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If you are using posts (rather than pages) and categories, you could do this by creating a custom archive template for all posts in the category books. As an example, this is the category page of "Image of the Week" on a photography blog. http://blog.keithberr.com/category/image-of-the-week/ In this case I copied category.php and saved it as category-21.php ...


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Assuming that you're on a page template or a custom page template, the first thing you want to do is grab the current page ID, then use that ID to grab the children. Once you have the children, display the content for those children. Try using get_children(); You can also try get_page_children but for my example, I'm using get_children: <?php ...


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The reason is when you execute this code setcookie('wp-postpass_' . COOKIEHASH, '', 0, COOKIEPATH); It will reset your post password cookie to blank '', so it just work once To solve this you need to assign the original cookie and extend the timeout, like this setcookie('wp-postpass_' . COOKIEHASH, $_COOKIE['wp-postpass_' . COOKIEHASH], time() + 60 * 5, ...


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How about using a simple css solution hiding the <li>s you don't want to show at first or using jQuery to calculate the number of <li>s to show or hide prev/next set?


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I registered a function in the save_post hook via add_action('save_post', 'my_function', 10, 3); In the function itself I did nothing, except logging for testing reasons, and the button still became disabled, once the autosave (and my function was triggered). My function was also called peridodically ~20-30s according to the logs. I deregisterd my ...


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WordPress uses sanitize_title to create the URL-friendly version of titles for use as post slugs, which has sanitize_title_with_dashes hooked to the sanitize_title filter. You can see sanitize_title in use in source for wp_insert_post here, and sanitize_title_with_dashes in source here.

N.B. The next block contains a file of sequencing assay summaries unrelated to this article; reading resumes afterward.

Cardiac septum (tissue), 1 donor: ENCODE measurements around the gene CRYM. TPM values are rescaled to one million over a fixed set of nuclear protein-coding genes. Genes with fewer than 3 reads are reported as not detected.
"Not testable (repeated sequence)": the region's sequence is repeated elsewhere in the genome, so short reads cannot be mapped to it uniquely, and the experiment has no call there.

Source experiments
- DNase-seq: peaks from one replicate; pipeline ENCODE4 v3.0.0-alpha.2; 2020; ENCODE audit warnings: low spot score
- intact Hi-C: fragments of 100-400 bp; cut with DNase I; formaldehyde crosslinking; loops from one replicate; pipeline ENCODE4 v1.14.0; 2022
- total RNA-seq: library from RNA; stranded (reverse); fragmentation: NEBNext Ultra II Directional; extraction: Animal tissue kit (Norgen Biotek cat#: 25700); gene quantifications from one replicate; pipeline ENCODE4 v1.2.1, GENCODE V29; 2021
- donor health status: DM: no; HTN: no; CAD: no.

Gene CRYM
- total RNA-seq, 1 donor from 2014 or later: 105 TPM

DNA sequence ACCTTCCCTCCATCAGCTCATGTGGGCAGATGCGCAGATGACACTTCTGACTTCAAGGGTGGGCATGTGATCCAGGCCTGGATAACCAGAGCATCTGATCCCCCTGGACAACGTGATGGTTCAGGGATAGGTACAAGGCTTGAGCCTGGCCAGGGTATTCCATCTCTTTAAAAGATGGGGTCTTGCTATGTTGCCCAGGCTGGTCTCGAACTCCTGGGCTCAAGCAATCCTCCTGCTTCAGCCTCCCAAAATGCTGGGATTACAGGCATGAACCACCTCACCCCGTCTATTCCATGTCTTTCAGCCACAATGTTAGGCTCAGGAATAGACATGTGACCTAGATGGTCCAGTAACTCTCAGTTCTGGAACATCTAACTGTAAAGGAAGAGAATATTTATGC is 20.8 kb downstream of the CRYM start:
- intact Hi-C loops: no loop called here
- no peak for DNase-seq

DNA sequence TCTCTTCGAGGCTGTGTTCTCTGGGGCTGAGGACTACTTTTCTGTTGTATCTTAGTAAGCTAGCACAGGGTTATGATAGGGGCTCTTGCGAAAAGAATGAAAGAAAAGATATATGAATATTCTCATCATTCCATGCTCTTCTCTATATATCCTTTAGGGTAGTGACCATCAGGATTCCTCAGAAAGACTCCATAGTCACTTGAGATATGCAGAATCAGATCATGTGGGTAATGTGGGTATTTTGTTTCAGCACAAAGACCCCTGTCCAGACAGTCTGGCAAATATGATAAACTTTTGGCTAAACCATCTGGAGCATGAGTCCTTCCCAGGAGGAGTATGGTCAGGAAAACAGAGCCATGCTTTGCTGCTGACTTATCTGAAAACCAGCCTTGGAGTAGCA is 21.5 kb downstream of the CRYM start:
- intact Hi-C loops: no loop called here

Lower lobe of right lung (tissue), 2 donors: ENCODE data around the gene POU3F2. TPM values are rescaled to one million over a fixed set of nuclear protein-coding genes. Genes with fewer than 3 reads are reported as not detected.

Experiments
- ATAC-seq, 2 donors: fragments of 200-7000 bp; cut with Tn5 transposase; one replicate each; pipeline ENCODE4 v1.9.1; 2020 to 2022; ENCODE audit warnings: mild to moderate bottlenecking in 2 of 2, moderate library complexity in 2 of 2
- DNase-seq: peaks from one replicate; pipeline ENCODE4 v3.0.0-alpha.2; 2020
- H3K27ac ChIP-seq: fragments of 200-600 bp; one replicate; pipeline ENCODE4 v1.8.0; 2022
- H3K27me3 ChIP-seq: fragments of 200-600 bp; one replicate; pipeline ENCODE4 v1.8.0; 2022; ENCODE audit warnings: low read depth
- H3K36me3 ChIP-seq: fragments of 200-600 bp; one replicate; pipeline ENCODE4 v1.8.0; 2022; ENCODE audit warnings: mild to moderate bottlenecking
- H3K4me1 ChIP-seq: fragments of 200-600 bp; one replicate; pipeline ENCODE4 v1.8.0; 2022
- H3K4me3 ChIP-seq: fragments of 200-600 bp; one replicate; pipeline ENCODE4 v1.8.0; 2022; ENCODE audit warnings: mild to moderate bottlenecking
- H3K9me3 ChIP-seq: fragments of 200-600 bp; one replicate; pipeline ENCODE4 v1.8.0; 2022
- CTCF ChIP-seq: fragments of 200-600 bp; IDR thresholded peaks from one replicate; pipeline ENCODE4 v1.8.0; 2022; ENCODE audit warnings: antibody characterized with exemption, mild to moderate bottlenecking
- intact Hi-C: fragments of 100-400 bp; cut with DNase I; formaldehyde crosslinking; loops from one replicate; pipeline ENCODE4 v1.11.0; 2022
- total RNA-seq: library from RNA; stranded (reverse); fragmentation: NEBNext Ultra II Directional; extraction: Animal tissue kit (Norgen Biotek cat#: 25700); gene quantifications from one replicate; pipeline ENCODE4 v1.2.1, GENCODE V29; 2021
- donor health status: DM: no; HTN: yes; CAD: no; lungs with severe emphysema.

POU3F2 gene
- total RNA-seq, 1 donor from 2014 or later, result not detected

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Wow, no I didn't, but it makes me feel so much better about the solution I did come up with. Thanks for that reference. Again, the idea is just to programmatically create a path/url in a plugin for a WordPress site (like, "[mysite]/mypath"), and then load an arbitrary html or php file. In case anyone else is looking for something similar, this works for me ...


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There are two things you need to keep in mind. In WordPress you have taxonomies and terms. For instance Category is a taxonomy, and let's say Portfolio is a term belonging to the "Category" taxonomy. What the code you just posted does is to take all the terms of the "faq_category_1" taxonomy and print all those values as a menu at the top. Then it makes ...


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You can add OR conditions like this. <?php if ( is_front_page() || is_archive() || is_search() ) {?> <div>Flash Gordon</div> <?php } ?>


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You are deleting all pages with that code because you are triggering the function wp_delete_post(). You should build the url to delete the page(or post) like this: $delLink = wp_nonce_url( get_bloginfo('wpurl') . "/wp-admin/post.php?action=delete&post=" . $page->ID, 'delete-post_' . $page->ID); So your code should be: $pages = get_pages(); ...


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order is a reserved term, the best - I know of - overview over those can be found here: Codex: register_taxonomy() - Reserved Terms. The list is in it's relevance not restricted to taxonomies. The introduction to it does make it clear(er) why: Avoiding the following reserved terms is particularly important if you are passing the term through the $_GET or ...


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This is actaully a naming clash. Wordpress uses the word order in its core as a sorting function, and is also a reserved name that should not be used by themes or plugins Changing your custom post type name to orders will fix your problem


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You probably have an action to 'pre_get_posts' that it's excluding the page post-type. Paste that code here, so we can help you.



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